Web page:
The Primitives - Lovely: 25th anniversary edition
Our finest indie pop band? Don't snort. For a couple of years (1988-89 specifically) and on the back of four Top 40 singles, The Primitives were flag bearers for 60s-tinged, jangly, fuzz pop in the pages of Smash Hits, on daytime radio and Saturday morning telly. Other contemporaries may have retained a little more cred but however fond we are of The Pains of Being Pure At Heart and their ilk, let's not beat around the bush: The Primitives, armed with leather jackets, polka dots and bottles of peroxide did it first, did it (for the most part) better yet have never quite been recognised as such by the writers of pop history, even though Morrissey was an early supporter.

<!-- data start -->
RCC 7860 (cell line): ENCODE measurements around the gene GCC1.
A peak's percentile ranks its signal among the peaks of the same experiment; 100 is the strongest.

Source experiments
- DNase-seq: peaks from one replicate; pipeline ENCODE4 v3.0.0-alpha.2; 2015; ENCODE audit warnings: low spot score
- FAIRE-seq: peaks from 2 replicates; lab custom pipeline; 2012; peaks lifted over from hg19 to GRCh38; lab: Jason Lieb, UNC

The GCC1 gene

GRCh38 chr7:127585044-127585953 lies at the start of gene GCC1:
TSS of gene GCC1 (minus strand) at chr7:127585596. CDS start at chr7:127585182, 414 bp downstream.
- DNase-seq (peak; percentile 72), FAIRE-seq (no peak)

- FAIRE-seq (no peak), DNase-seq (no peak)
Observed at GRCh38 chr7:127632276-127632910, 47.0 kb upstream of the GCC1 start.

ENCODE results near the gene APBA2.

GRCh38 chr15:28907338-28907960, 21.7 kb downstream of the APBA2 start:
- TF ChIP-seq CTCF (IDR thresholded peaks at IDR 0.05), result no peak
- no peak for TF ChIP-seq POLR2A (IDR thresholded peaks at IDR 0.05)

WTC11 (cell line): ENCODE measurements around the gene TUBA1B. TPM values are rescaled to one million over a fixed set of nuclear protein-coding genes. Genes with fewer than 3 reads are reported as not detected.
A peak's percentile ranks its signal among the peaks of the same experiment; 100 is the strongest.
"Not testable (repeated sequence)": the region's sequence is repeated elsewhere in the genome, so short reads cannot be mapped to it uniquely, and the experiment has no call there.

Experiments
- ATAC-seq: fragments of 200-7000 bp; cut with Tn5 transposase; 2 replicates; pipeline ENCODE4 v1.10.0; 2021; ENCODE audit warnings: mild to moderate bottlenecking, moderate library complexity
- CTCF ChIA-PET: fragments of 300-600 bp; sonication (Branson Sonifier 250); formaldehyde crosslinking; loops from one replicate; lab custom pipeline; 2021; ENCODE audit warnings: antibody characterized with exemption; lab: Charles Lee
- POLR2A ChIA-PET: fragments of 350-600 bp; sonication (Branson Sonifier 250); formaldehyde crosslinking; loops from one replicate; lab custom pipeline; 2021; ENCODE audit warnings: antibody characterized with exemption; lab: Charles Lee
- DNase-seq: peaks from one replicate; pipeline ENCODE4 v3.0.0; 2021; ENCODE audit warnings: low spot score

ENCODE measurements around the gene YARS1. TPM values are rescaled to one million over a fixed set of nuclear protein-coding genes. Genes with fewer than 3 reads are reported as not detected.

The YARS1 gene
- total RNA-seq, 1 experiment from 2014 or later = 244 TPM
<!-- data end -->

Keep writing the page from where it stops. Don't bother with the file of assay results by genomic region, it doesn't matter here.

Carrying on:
Lovely was essentially a 'story so far' revamp of earlier singles, plumped up with a few new songs - all under the watchful eye of their new major label, RCA. Apart from an occasional session at Jimmy Page's studio, most of the album was done in the familiar surroundings of their home town of Coventry, meaning the album retains an independent fizz in spite of an admitted push for chart returns. 'Crash' you obviously know. A demo version included on disc two (recorded the same year as TJ&MC's 'Never Understand' and 'You Trip Me') is a good example for laypeople that you don't always just write a hit; they need careful grooming and a not inconsiderable sprinkling of fairy dust. That may be their best known song, but 'Stop Killing Me', 'Out of Reach', 'Thru The Flowers' retain all their original charm. Nirvana wrote 'Token Eastern Song' as a tongue-in-cheek response to the fact every nominally psychedelic band do a trippy, Eastern-tinged number at some point. The Prims are no exception, 'Shadow' being the one detour from the indie pop formula. A second disc rounds-up the period b-sides and bonus tracks, while guitarist Paul Court fills in some background history in the sleeve notes. A solid re-packaging of what remains a fun-filled and entertaining listen and, unlike many albums from the era, Lovely has barely dated at all.